4 years ago
13 December 2009, 12:00am
In quite the most extraordinary finale to this Heineken Cup Pool 4 game, Bath Rugby stretched supporters' nerves to breaking point before finally securing the win their first half display deserved.
After Nicky Little's 72nd minute penalty extended the home lead to seven points, Edinburgh summoned one last effort and it took a try saving tackle from Peter Short to deny scrum-half Greig Laidlaw.
There was an even more dramatic twist, however, as Edinburgh were awarded a penalty and pinned Bath back on their line in front of the clubhouse. As the clock ticked past 80 minutes a Bath turnover seemed to have dashed Scottish hopes but skipper Michael Claassens inexplicably threw the ball dead, conceding another penalty.
Thankfully, the defenders manned the barricades once more and it was Edinburgh who then gave away a penalty, allowing Nick Abendanon to finally end the game by booting the ball into touch.
Man of the match Luke Watson saw the funny side afterwards: "I think someone in the crowd was calling for the ball!" he joked. "It's a very small dead ball area and I was under the ruck so I don't really know what happened but I heard the ball thud into the sign board and I thought 'Oh no'."
Head coach Steve Meehan added: "It's the result of wanting to win. It was as simple as that. He wanted to get the ball off the park and in the heat of the moment he just made the pass although it has been suggested to me that he wanted to see the boys do a little more work!"
All joking apart, however, Meehan could point to a performance which built on the improved showing at Northampton eight days previously and one which keeps alive Bath's faint hopes of qualifying from Pool 4.
"It gives us a chance of a sniff", he said "it's great to be travelling to Edinburgh at the end of this week with an opportunity. Conditions being fine, you'd expect another entertaining game."
"We made a terrific start. There was great intent from the guys and we want to see more of that. It's terrific to see the effort transferred from the training field to the pitch. But it's very important that it is maintained."
Preparations had been disrupted not only by the loss of Jack Cuthbert with a hamstring strain when he should have been deputising for the suspended Matt Banahan but also by the very late withdrawal of Lee Mears, struck down by a virus.
There was considerable consolation though in the performances of their stand-ins, Tom Cheeseman and Pieter Dixon.
Hooker Dixon made an instant impression, scoring after just three minutes as Bath began with purpose and panache.
Taking the ball through umpteen phases, Bath created a smidgin of space for Nick Abendanon who found Michael Stephenson in support. Picking the ball off his bootlaces, the winger cut in from the right wing and almost made the line himself but Claassens transferred the ball smartly to Nicky Little who passed inside to Dixon and the touchdown was confirmed by the TV match official.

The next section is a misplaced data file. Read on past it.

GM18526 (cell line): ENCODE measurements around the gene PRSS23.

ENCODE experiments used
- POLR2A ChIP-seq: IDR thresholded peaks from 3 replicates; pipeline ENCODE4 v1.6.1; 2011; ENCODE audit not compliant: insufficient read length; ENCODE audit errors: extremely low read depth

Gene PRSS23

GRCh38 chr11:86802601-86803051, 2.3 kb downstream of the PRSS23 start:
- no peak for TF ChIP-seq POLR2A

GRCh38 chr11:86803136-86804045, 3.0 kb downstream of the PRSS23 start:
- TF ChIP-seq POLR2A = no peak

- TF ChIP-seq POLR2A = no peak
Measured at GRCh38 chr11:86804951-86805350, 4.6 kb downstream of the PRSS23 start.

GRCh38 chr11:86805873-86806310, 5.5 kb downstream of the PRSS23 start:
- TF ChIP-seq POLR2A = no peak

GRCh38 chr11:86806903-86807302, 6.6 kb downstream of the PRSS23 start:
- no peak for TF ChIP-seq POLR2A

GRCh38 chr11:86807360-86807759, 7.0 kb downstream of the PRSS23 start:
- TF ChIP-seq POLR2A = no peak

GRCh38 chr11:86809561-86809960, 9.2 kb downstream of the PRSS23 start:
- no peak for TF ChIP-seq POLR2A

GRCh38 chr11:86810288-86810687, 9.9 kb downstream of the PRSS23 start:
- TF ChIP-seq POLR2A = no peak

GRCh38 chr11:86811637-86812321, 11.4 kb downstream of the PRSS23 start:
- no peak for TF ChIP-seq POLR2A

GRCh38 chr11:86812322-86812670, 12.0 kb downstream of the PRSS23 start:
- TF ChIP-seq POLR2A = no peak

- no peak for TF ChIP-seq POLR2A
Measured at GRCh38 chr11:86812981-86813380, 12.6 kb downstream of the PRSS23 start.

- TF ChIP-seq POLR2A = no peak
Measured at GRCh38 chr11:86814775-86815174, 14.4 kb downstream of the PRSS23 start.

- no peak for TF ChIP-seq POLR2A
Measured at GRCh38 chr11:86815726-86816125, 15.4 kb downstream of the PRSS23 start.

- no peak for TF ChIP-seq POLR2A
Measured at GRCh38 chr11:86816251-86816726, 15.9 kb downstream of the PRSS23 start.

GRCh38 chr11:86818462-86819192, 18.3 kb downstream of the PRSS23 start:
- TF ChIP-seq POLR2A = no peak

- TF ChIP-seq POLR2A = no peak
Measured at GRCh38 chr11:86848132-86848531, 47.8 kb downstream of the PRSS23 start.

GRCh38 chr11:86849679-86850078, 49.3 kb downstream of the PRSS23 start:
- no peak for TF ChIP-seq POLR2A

Little could not convert but made the score 8-nil on a couple of minutes later with a penalty from 30 metres.
Edinburgh skipper Chris Patterson chipped away at the lead with penalties on 13 and 21 minutes as Glasgow began to pick up the pace and referee Alain Rolland spotted infringements at the scrum and breakdown.
Little might have added a second penalty from long range on 25 minutes but Bath did not have to wait long for the next score and it was every bit as classy as the first one.
It began when Edinburgh rather optimistically tried to run the ball out of their own 22 and were forced into touch. Bath kept possession for five phases before Shontayne Hape's slipped pass found centre partner Matt Carraro running a punishing angle through the visitors defensive line. This time it was the busy Cheeseman, appearing on the opposite side of the field, who provided the scoring pass to his fellow wing Stephenson.
When fly-half Phil Godman spoke out of turn in the 34th minute, referee Rolland had no hesitation in showing the Edinburgh player the yellow card but Bath failed to take advantage and actually conceded the only points in that ten minute period either side of half-time, a 38th minute penalty by Patterson. It could have been worse but Abendanon hared back to catch Nick de Luca after the visiting centre's intercept on his own 22.
In fact the third quarter belonged very much to Edinburgh but they failed to trim further Bath's 13-9 interval lead and the match degenerated into a prolonged spell of 'kick tennis'.
A typically smart steal by Julian Salvi should have produced a try and one rolling kick by Abendanon forced a line-out to Bath inside the Edinburgh 22 only for the attack to peter out. Little saw a penalty kick strike the bar from 48 metres before he managed to extend the lead to 16-9 with an effort from nearly as far out.
The scene was then set for another dramatic finale and for a change it ended in smiles on the Rec.
By Kevin Coughlan
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